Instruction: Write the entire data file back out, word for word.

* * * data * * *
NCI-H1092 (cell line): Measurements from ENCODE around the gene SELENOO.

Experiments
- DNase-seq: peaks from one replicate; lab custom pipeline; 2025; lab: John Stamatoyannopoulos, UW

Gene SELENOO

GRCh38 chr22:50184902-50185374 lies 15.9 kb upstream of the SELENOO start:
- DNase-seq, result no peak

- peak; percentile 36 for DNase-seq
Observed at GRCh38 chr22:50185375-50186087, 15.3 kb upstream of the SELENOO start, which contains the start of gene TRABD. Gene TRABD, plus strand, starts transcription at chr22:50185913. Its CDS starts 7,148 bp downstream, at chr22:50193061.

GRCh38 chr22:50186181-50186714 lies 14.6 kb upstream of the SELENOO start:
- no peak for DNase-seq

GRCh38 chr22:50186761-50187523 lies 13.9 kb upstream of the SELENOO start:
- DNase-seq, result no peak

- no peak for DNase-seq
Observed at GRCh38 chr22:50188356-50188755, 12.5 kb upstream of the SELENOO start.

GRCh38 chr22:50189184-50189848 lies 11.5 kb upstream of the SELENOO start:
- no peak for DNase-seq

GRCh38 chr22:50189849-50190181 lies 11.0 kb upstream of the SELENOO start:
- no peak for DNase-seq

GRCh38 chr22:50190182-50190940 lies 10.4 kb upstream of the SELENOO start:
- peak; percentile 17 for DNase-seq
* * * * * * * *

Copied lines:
NCI-H1092 (cell line): Measurements from ENCODE around the gene SELENOO.

Experiments
- DNase-seq: peaks from one replicate; lab custom pipeline; 2025; lab: John Stamatoyannopoulos, UW

Gene SELENOO

GRCh38 chr22:50184902-50185374 lies 15.9 kb upstream of the SELENOO start:
- DNase-seq, result no peak

- peak; percentile 36 for DNase-seq
Observed at GRCh38 chr22:50185375-50186087, 15.3 kb upstream of the SELENOO start, which contains the start of gene TRABD. Gene TRABD, plus strand, starts transcription at chr22:50185913. Its CDS starts 7,148 bp downstream, at chr22:50193061.

GRCh38 chr22:50186181-50186714 lies 14.6 kb upstream of the SELENOO start:
- no peak for DNase-seq

GRCh38 chr22:50186761-50187523 lies 13.9 kb upstream of the SELENOO start:
- DNase-seq, result no peak

- no peak for DNase-seq
Observed at GRCh38 chr22:50188356-50188755, 12.5 kb upstream of the SELENOO start.

GRCh38 chr22:50189184-50189848 lies 11.5 kb upstream of the SELENOO start:
- no peak for DNase-seq

GRCh38 chr22:50189849-50190181 lies 11.0 kb upstream of the SELENOO start:
- no peak for DNase-seq

GRCh38 chr22:50190182-50190940 lies 10.4 kb upstream of the SELENOO start:
- peak; percentile 17 for DNase-seq